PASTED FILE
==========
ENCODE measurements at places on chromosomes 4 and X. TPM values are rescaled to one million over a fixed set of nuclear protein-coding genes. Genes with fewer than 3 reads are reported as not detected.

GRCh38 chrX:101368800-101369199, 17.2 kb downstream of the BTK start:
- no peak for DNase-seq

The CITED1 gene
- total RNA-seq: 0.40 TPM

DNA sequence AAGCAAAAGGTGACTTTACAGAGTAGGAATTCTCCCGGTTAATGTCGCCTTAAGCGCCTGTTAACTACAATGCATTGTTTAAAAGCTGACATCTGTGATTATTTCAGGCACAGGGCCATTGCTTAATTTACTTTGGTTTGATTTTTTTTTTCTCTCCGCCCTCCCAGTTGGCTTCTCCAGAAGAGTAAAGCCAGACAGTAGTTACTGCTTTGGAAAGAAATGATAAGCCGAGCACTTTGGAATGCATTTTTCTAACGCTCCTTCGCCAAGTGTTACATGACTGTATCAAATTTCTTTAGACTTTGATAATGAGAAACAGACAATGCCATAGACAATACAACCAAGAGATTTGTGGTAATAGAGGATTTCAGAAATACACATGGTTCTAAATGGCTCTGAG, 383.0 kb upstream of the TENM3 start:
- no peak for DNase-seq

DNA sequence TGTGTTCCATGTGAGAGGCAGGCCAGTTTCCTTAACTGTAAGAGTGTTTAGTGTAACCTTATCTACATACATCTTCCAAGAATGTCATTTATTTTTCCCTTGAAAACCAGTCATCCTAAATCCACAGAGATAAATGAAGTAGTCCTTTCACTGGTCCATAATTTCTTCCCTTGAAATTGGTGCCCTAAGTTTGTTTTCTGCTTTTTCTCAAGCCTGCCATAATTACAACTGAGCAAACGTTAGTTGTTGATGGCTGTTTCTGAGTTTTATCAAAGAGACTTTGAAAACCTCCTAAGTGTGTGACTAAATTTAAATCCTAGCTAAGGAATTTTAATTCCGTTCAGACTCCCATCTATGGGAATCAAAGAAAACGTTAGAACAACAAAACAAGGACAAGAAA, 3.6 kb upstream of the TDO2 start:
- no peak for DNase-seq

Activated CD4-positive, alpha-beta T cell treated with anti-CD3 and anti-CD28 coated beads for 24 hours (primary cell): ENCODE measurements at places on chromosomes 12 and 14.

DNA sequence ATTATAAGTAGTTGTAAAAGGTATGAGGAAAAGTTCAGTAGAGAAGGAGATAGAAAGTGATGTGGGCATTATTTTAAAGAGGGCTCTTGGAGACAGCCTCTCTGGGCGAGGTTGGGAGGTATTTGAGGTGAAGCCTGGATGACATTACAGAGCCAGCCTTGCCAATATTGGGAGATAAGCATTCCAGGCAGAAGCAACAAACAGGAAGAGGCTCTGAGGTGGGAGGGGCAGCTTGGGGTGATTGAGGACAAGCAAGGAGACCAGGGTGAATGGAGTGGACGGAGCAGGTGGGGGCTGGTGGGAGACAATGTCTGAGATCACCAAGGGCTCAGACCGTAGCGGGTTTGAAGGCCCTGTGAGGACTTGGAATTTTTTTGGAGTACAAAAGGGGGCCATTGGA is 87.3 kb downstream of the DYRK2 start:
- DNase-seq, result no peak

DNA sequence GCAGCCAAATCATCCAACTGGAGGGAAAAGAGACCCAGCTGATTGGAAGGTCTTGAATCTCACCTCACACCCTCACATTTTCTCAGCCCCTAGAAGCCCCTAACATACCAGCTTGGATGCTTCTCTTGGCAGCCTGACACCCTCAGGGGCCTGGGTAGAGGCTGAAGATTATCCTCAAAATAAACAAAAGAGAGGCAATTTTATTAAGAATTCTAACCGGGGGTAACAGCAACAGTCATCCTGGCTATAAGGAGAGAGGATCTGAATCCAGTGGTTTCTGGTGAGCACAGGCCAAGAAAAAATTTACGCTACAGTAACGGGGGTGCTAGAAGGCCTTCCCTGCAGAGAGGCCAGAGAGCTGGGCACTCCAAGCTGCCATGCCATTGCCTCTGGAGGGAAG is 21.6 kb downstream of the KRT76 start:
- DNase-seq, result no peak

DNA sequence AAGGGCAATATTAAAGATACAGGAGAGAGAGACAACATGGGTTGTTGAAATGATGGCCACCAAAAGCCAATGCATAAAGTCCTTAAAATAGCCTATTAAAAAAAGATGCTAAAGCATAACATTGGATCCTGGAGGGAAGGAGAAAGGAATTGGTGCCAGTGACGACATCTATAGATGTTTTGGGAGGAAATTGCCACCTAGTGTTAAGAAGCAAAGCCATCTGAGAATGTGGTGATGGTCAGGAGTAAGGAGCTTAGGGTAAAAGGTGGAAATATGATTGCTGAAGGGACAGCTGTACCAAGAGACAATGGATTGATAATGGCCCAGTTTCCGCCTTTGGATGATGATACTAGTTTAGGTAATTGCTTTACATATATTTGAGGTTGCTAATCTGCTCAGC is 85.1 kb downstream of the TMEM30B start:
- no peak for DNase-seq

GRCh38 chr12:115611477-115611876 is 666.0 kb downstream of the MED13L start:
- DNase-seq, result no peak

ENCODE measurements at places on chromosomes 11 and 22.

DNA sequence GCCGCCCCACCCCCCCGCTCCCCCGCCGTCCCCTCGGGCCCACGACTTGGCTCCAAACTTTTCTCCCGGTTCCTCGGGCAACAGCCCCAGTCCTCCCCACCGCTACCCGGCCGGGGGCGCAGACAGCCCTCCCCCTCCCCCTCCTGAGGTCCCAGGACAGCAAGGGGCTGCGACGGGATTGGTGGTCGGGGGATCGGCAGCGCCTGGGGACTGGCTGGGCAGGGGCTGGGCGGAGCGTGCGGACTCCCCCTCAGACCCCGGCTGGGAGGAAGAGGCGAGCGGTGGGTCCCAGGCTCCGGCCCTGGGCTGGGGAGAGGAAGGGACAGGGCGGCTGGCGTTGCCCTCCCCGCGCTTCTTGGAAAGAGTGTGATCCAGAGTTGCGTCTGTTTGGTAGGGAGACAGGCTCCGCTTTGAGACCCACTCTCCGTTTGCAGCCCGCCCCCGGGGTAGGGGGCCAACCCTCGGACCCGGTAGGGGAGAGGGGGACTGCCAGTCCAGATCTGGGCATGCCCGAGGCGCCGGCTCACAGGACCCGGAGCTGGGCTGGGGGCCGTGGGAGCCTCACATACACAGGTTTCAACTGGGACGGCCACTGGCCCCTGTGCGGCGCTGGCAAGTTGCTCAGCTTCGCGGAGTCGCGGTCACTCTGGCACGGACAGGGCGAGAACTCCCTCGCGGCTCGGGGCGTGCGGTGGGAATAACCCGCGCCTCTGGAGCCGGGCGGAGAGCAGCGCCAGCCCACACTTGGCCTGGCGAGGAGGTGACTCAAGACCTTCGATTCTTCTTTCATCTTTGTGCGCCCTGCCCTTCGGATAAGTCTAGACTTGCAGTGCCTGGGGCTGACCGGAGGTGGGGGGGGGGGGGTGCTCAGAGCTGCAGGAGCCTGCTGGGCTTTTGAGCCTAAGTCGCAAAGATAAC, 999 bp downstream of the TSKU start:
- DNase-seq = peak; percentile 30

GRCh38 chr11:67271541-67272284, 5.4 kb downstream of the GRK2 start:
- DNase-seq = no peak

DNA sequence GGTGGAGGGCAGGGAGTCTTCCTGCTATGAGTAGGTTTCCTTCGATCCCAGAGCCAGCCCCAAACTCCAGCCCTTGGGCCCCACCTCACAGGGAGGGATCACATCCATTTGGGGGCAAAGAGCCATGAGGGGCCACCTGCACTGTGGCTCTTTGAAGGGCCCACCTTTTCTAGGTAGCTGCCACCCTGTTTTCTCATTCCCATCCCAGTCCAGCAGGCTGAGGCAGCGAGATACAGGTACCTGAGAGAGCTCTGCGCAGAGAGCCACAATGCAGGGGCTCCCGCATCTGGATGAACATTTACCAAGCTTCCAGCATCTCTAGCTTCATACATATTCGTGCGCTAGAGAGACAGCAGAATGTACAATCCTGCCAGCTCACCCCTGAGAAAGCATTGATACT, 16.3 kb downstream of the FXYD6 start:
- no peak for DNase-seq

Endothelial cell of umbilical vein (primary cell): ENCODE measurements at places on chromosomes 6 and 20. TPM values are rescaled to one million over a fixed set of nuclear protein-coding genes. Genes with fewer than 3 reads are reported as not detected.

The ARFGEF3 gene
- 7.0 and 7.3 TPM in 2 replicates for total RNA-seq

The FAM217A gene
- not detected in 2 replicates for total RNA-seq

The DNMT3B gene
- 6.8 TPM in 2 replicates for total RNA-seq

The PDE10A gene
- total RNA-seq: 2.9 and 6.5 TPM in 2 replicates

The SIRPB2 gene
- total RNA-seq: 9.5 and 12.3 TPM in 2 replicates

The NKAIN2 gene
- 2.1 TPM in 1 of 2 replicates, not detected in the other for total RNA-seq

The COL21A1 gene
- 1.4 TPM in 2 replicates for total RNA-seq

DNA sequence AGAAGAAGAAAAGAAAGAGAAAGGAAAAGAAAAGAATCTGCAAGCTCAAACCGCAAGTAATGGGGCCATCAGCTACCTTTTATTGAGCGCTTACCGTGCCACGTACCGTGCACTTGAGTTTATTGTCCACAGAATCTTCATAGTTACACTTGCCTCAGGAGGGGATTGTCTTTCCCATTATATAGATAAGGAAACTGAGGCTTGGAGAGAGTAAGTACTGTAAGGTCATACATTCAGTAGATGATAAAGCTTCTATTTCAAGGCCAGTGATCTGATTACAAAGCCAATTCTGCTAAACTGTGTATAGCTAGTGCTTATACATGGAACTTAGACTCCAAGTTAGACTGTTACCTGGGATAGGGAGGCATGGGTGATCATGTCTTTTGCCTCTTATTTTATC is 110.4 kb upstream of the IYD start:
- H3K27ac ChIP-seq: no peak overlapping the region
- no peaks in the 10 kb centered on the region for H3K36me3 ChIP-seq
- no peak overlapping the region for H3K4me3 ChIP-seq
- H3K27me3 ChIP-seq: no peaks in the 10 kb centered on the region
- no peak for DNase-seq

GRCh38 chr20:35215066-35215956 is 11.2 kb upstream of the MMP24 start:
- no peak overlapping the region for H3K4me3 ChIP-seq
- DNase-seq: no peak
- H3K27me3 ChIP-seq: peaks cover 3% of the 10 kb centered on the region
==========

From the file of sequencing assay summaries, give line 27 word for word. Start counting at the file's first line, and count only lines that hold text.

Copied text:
The ARFGEF3 gene